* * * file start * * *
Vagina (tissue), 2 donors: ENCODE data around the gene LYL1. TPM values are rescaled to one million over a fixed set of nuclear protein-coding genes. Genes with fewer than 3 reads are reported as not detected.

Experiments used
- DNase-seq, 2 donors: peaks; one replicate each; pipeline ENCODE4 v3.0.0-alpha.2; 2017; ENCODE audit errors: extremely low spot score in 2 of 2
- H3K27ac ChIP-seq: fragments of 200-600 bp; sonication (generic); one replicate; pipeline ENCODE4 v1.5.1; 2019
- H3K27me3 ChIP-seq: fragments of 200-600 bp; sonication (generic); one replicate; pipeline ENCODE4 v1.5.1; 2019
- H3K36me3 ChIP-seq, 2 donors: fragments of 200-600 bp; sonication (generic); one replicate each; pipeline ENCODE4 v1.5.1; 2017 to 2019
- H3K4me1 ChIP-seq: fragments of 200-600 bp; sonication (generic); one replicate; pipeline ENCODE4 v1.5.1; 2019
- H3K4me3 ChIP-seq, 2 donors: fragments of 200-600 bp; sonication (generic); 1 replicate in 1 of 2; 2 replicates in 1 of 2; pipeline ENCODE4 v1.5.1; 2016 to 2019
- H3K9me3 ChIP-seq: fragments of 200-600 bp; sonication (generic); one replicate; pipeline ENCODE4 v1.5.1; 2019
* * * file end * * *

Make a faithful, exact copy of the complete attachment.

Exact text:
Vagina (tissue), 2 donors: ENCODE data around the gene LYL1. TPM values are rescaled to one million over a fixed set of nuclear protein-coding genes. Genes with fewer than 3 reads are reported as not detected.

Experiments used
- DNase-seq, 2 donors: peaks; one replicate each; pipeline ENCODE4 v3.0.0-alpha.2; 2017; ENCODE audit errors: extremely low spot score in 2 of 2
- H3K27ac ChIP-seq: fragments of 200-600 bp; sonication (generic); one replicate; pipeline ENCODE4 v1.5.1; 2019
- H3K27me3 ChIP-seq: fragments of 200-600 bp; sonication (generic); one replicate; pipeline ENCODE4 v1.5.1; 2019
- H3K36me3 ChIP-seq, 2 donors: fragments of 200-600 bp; sonication (generic); one replicate each; pipeline ENCODE4 v1.5.1; 2017 to 2019
- H3K4me1 ChIP-seq: fragments of 200-600 bp; sonication (generic); one replicate; pipeline ENCODE4 v1.5.1; 2019
- H3K4me3 ChIP-seq, 2 donors: fragments of 200-600 bp; sonication (generic); 1 replicate in 1 of 2; 2 replicates in 1 of 2; pipeline ENCODE4 v1.5.1; 2016 to 2019
- H3K9me3 ChIP-seq: fragments of 200-600 bp; sonication (generic); one replicate; pipeline ENCODE4 v1.5.1; 2019